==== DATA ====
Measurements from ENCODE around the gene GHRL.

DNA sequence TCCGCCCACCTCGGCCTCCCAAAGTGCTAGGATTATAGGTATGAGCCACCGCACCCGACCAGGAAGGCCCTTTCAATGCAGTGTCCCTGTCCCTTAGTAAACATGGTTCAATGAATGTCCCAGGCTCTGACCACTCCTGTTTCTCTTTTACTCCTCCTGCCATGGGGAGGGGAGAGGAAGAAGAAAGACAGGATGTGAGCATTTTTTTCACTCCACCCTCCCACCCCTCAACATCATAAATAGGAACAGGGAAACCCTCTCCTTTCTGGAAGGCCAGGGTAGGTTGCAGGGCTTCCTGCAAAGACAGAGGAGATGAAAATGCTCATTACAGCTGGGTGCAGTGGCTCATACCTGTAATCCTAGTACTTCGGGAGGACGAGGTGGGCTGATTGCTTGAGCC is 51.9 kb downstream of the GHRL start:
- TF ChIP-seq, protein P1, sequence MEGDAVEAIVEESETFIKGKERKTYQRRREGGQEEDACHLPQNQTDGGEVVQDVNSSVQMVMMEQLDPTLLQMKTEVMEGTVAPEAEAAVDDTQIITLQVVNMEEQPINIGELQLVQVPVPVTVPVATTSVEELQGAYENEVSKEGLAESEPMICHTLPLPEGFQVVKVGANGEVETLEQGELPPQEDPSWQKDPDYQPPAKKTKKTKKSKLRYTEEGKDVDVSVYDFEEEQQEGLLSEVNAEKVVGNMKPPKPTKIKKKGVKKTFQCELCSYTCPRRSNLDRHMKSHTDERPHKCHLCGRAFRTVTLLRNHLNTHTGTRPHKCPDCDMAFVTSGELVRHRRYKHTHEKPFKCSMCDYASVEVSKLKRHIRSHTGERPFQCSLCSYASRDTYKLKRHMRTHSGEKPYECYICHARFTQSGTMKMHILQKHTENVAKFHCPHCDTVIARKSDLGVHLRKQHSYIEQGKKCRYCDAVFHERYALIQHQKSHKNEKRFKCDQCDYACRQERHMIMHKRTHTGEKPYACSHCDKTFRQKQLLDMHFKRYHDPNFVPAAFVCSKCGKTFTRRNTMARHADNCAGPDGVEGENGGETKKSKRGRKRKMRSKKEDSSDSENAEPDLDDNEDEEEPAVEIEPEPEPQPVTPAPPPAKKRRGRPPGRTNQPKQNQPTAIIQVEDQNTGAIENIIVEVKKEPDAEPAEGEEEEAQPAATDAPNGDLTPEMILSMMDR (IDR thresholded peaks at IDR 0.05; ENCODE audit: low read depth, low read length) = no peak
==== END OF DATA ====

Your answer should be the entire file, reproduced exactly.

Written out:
Measurements from ENCODE around the gene GHRL.

DNA sequence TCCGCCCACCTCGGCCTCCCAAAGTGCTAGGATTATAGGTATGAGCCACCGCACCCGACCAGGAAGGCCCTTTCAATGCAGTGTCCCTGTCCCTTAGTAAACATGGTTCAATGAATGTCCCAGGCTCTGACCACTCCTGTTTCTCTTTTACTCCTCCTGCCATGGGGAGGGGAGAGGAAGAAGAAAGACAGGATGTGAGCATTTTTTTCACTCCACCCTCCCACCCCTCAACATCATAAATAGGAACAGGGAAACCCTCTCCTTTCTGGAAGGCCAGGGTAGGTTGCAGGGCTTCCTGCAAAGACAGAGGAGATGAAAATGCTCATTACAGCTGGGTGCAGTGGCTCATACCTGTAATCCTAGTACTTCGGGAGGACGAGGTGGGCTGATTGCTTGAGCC is 51.9 kb downstream of the GHRL start:
- TF ChIP-seq, protein P1, sequence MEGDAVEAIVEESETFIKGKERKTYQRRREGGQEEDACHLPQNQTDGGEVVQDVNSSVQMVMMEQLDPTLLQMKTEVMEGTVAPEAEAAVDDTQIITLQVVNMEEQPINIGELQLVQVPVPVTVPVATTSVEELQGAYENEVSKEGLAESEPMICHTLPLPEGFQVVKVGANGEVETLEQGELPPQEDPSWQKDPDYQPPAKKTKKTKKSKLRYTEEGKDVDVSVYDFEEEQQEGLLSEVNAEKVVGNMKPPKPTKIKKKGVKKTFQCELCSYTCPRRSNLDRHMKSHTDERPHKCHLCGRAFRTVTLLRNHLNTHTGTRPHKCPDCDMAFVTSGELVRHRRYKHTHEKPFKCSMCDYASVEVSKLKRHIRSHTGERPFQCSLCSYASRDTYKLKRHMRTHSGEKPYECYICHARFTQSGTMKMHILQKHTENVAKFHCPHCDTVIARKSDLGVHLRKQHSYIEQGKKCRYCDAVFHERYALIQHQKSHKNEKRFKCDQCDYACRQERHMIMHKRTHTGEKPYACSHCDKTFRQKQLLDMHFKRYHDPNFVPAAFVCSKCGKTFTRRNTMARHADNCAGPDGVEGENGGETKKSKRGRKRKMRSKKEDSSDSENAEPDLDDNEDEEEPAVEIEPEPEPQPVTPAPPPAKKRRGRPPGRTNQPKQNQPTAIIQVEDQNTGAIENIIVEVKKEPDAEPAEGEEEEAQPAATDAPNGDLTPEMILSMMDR (IDR thresholded peaks at IDR 0.05; ENCODE audit: low read depth, low read length) = no peak